My years surveying the Bay provided me with many unique experiences and adventures. I surveyed the expansive strip marshes and mudflats of San Pablo Bay National Wildlife. I got to know how to best access the marshes around the Bay, making the most of the miles of shoreline trails provided by numerous landowners including East Bay Regional Parks where I surveyed miles of shoreline from Pt. Pinole to Hayward. It was always a highlight when I surveyed by kayak. I was fully cognizant of the special opportunity I had to kayak the sloughs in and around Bair and Greco Islands. Even driving access was an adventure as I learned to navigate driving the levees in and around the evolving Eden Landing Ecological Reserve and South Bay Salt Pond Complex.

In the process of surveying the Bay, developing the ISP Monitoring and Restoration Programs, I worked and collaborated with remarkable community of land owners, managers, stakeholders, researchers, environmental advocates and regulators. I built an incredible network of colleagues and friends, all of whom were committed to the cause of protecting and restoring the health of the San Francisco Bay Estuary. I take great pride in having the opportunity to work with such an incredibly committed community of conservationists here in the Bay Area.

I’ve always enjoyed contributing and volunteering in my own backyard, or watershed, working with local conservationists. With the intention of working locally to acquire, protect and restore local ecologically significant wetland habitat, I joined the Board of the Bowen Island Conservancy while living in British Columbia, and then Marin Audubon Society when I returned to the Bay Area.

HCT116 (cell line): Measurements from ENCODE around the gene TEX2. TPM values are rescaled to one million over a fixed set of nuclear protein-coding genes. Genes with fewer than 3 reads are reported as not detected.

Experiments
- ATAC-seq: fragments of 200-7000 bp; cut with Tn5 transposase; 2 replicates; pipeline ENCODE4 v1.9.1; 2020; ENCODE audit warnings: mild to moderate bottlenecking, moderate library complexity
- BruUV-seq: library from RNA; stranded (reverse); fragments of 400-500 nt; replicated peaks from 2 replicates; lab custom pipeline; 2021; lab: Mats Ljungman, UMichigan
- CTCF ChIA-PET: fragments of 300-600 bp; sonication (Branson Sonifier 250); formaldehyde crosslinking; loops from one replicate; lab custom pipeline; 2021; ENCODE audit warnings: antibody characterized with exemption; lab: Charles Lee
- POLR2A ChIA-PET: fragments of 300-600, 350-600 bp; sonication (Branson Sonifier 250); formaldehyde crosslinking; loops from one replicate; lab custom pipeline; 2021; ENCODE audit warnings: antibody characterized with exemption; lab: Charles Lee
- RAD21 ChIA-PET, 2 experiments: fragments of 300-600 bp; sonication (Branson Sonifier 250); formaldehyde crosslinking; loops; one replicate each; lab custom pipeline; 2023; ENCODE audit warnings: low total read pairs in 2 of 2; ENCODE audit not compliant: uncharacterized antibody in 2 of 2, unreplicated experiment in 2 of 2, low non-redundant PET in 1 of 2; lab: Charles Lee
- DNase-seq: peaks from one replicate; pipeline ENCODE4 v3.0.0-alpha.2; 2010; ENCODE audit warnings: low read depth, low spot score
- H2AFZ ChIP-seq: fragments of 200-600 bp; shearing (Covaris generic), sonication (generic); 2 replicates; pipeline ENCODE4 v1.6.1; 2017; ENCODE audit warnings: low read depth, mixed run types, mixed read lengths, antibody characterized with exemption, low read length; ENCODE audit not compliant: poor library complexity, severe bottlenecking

As the Save The Bay Restoration Program Manager I am so pleased to be able to continue to collaborate and work with existing partners, wetland restoration practitioners, and to join the committed team of Bay and wetland stewards, environmental educators, advocates and policy makers at Save The Bay.

Scott Pruitt is terrible news for the Bay

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President-elect Donald Trump’s nominee to head the U.S. Environmental Protection Agency is an ardent foe of environmental protection who has attacked the laws that protect our water, air and land. In short—he poses a big threat to the Bay.

Trump selected Oklahoma Attorney General Scott Pruitt to run the federal agency that protects public health and the environment. It’s a frightening choice. Pruitt led attacks against the EPA’s regulations and challenged the legitimacy of the agency itself through lawsuits.  He is unapologetically anti-science and anti-environment, with close ties to the very corporations and industries he would be regulating.

For years Pruitt has attacked the EPA and the Clean Water Act – the cornerstone of pollution prevention and wetlands protection here in the Bay and throughout the nation. He has fought EPA action against climate change, and sued to dismantle crucial laws and regulations that protect all of us.

Pruitt was one of the first to sue the Obama administration to block EPA from protecting the drinking water sources of 117 million Americans, and attacked the rules that prevent development in “waters of the U.S.,” which protect Bay wetlands against filling. He led other state attorney generals in trying to block restoration of Chesapeake Bay by filing an amicus brief on supporting draconian litigation, even though that Bay is more than 1,000 miles from Oklahoma.